BOSTON, MA—July 21, 2016—A new study, “The Community Cure for Health Care
,” from The Bridgespan Group examines pioneering health systems that are investing core operating dollars to address the social needs of patients in an effort to improve overall health outcomes, especially in high need communities.
According to one of the study’s authors, Bridgespan Partner Taz Hussein, “We believe that addressing social needs should be the business of health care, so our team wanted to know what we could learn from the few enterprising systems that are attempting to address one or more of their patients’ social needs with core operating dollars, not just relying on government or philanthropic subsidies to do this work.”
The study focused on three health systems: The New York City Health and Hospitals Corporation (HHC
), the City’s publicly operated hospital system; Kaiser Permanente (KP) of Southern California
, a not-for-profit health plan and provider that serves more than 4 million patients through a network of hospitals and medical offices across the region; and ProMedica
, a nonprofit health system based in Toledo, Ohio. Each of the organizations is taking their own approach.
For example, HHC is employing a universal screening
for the general patient population on a range of needs such as housing, food insecurity, and interpersonal violence, among others and is partnering with a national nonprofit, Health Leads
, to refer patients to outside community resources and social services. KP is targeting a high-need population,
defined as the 1% of people that account for 25% of total health care costs or “high utilizers” on the same range of issues for which HHC is screening. “This is who we want to evaluate,” said Artair Rogers, Senior Consultant at KP Southern California, “to see if this approach can really yield a return on investment.” KP is currently partnering with Health Leads and is piloting three initiatives to determine the best models to scale.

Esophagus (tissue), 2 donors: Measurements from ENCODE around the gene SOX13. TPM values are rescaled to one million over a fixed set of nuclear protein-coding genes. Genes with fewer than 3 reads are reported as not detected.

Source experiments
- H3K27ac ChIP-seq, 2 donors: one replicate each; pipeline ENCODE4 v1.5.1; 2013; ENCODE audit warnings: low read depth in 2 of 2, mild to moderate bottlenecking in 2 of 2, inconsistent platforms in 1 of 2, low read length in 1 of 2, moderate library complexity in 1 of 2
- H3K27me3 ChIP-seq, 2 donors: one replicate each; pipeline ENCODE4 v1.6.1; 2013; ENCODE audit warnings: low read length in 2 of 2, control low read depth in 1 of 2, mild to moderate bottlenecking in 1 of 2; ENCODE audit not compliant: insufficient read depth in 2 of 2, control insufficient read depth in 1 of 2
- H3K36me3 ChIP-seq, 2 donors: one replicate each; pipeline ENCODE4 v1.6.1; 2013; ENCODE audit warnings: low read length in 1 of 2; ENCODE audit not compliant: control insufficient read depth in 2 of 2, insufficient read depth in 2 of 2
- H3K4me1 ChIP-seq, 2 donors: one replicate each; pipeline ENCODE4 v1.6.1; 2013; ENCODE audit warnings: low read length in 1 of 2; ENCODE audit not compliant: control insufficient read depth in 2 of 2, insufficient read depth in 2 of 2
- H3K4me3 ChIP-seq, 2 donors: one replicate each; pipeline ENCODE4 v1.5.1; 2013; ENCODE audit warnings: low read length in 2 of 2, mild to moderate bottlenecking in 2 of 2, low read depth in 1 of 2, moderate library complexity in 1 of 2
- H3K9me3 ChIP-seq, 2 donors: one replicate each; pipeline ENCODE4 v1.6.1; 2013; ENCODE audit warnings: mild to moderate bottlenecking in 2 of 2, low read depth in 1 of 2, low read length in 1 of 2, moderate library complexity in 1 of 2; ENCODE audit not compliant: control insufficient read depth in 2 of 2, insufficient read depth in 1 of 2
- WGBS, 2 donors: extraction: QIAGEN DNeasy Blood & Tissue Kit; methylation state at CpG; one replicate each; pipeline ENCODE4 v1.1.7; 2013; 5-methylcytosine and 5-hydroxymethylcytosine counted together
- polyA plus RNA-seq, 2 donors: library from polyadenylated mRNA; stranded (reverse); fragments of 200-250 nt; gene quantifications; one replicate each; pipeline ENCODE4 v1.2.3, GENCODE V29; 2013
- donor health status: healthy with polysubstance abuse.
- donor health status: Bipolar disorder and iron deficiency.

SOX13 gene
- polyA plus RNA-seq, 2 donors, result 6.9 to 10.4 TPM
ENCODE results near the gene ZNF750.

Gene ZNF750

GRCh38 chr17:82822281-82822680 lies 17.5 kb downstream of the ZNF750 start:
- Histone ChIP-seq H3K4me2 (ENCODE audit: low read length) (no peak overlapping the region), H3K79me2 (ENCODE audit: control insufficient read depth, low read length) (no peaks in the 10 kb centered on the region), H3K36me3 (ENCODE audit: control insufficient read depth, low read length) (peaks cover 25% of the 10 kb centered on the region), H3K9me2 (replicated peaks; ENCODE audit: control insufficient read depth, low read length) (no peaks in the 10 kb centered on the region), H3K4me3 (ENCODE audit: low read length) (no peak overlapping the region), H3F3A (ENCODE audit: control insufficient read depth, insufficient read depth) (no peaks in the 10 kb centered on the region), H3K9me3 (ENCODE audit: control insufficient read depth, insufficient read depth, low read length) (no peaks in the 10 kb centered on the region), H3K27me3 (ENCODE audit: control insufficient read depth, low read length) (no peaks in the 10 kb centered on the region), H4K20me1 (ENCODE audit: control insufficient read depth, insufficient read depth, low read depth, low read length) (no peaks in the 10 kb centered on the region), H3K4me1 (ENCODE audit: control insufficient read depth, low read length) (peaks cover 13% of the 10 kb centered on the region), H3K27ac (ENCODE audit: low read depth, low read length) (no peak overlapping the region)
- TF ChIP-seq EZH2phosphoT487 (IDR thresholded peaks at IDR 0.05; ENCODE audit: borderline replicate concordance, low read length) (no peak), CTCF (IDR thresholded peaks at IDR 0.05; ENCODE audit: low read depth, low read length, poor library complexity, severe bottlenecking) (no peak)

ProMedica is pursuing a third approach: universal screening for a single need
—in this case hunger and nutrition, and they are pursuing a novel, multi-pronged approach to building their own capacity to address hunger. In addition to partnering with local organizations working on the issue, they are providing food banks at two of their clinical sites that provide patients with healthy food for all household members and they are building a supermarket in the heart of one of the low-income neighborhoods the organization serves. The market will subsidize and strategically place healthy food.
Hussein’s co-author, Bridgespan Consultant Mariah Collins said, “While these organizations’ efforts are still in an early stage and they face many challenges, their experiences to date suggest promising strategies for how health care organizations’ might help patients with some of the social needs that have the greatest impact on health.”
Hussein added, “The health care leaders we talked to understandably have their eyes at least in part on the bottom line, but for all of them, health is the true bottom line. They view themselves as on the front lines of an effort to transform a health care delivery system into a true health system.”
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